What do Gardeners do in the cold wintry days of January? They study the environment and birds. Barbara Howard of the Lucasville Garden Club provided the January program on feeding and watching birds. Howard reminded members that we have the advantage of living near Shawnee Forest (Ohio’s “Little Smokies”), containing 63,000 acres of forestland. While spring and fall are the best times to observe the resident birds, bird-watching season doesn’t end in Ohio when resident birds head south in late fall. In fact, birding opportunities really heat up in winter as a wide range of visiting birds wing their way into the Buckeye State and make it their temporary home. Winter travelers are the northern finches, such as evening grosbeaks, pine siskins, red and white-winged crossbills and common redpolls. However, in Shawnee’s wide-open spaces, snowbirds such as eagles, hawks and owls are not uncommon. In fact, more than 250 species of birds live in or pass through the Shawnee Forest.

Gardeners can use their own recipe for winter bird food, i.e., smear peanut butter on a tree trunk and poke some peanut bits into it; or melt suet and pour it into an ice-cube tray to harden, but before it solidifies, add peanut bits, raisins and apple bits, and finish freezing. With hardly any trouble, you have cubed bird treats — easy to make and easy to use.

President Joan Adaway conducted the business meeting, receiving several reports. The club has received information from the state highway department that the south garden plot at the intersection of Route 348 with Route 23 will be eliminated as a part of a new turn lane for Route 23. Discussion centered on the plants to be salvaged prior to the construction period.

The February meeting was at Lucasville Entertainment Center, and featured an auction.


Minford Garden Club met at the home of Diane Allen for its January meeting, and members were treated to a romantic program presented by President Brenda Covert.

The program featured Biblical flowers, and the romantic feature was discovered in the verses of Song of Solomon. Within the Old Testament, only two flowers are mentioned by name, the rose and the lily. However, it is generally agreed that those were genetic names and may or may not refer to the flowers of today. The terrain of the Holy Land might have been better conducive to the cyclamen, rather than our modern lily. Various species of the crocus also grow well in Palestine. The Hebrew word “Rose” actually translates to “plant with a pungent bulb,” which hardly describes our present day roses. Also mentioned are the “flowers of the field,” and today in Palestine and Syria, beautiful fields of anemones bloom from February to April, Covert reminded members that God could create all the plants in three days, but we should use at least January and February to plan our gardens.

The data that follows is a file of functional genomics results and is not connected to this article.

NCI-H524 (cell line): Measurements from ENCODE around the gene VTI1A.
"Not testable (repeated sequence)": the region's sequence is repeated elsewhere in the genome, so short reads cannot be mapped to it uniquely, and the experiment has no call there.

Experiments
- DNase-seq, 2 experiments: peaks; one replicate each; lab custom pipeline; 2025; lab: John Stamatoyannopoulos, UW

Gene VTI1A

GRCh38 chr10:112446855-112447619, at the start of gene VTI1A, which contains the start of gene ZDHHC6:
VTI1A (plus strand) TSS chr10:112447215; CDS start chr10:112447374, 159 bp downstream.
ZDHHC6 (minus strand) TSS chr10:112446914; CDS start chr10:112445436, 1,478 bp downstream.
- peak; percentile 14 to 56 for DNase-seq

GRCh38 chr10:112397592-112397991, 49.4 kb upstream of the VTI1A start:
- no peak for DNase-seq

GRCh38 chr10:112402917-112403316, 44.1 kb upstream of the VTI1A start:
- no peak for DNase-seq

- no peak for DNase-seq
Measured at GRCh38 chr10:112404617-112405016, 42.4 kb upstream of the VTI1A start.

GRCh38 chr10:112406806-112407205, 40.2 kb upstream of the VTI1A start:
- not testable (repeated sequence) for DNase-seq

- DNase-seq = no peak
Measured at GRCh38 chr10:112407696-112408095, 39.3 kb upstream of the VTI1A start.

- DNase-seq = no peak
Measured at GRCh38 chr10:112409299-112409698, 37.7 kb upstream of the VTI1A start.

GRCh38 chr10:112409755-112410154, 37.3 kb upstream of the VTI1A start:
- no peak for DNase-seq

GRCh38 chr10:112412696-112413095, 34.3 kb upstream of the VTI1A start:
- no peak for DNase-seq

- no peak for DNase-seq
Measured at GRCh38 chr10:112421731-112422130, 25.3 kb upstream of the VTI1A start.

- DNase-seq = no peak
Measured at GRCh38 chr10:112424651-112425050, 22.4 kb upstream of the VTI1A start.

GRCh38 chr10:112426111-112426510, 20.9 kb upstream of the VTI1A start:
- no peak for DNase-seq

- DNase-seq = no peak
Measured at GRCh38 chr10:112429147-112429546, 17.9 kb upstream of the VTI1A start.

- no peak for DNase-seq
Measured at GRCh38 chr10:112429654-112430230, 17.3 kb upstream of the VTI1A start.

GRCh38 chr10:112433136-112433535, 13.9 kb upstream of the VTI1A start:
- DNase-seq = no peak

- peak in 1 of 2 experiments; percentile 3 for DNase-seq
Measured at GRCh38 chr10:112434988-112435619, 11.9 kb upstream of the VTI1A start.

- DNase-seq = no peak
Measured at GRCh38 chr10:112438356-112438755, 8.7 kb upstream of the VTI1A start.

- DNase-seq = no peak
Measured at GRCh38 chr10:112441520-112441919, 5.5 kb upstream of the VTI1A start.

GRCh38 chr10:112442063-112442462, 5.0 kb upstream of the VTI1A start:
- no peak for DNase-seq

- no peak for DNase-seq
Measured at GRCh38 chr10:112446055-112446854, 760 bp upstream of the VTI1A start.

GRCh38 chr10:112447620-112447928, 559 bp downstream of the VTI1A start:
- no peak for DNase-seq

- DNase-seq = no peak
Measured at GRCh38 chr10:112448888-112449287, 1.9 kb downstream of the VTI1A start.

Covert also conducted the business meeting, receiving various reports. Several activities are planned in celebration of the club’s 80th year in existence. Announcements included the schedule for design classes at the home of Irmalee Gampp (classes are the first Thursday of each month, beginning March 8). Members were encouraged to participate in the appreciation luncheon at Shawnee Lodge in February, and to make plans for a trip to the Columbus Home and Garden Show in February.

The monthly garden tip was to be aware and increase the indoor humidity for houseplants. The February meeting was at the home of Diane Allen.


What goes up, must come down, and that is the fact for area garden clubs in January, as they dutifully remove all the Christmas decorations at Shawnee Lodge. This year, a group of students from Portsmouth High School assisted with the “take down” and storage of the tree decorations, so everything was smoothly accomplished before lunch.

President Karen Evans convened the January meeting in the afternoon at the lodge. Joyce Payton was the hostess. Evans received the business reports. Merrill Wood presented the horticulture report. Everyone has encountered Grandma’s name for the flowers in her garden, and we certainly never thought it should be considered scientific. However, local ordinary names are important when they can be linked to plant classification.

Charles Darwin’s proposed theory of evolution in 1859 postulates that the present-day plants have descended from those existing in the ancient past through a series of modifications in response to changing environmental conditions, which means that all present-day plants are related to each other in one way or another, regardless of their names.

There are three types of classifications: Artificial, natural and phylogenetic. Artificial is based on one or a few easily recognized characteristics of plants (trees, shrubs, herbs, etc.). Natural is based on overall resemblances. For example, closely related plants are grouped together and a larger number of characteristics are considered. Phylogentic uses as many characteristics as possible in addition to the evolutionary interpretation. Simply put, a particular plant must be identified, then classified as to its family. Plants are important, and there is much more to be learned than just planting a marigold.

For the February meeting, members brought Valentines to give to the residents at Bridgeport Health Center. Also for February was the appreciation luncheon at Shawnee Lodge.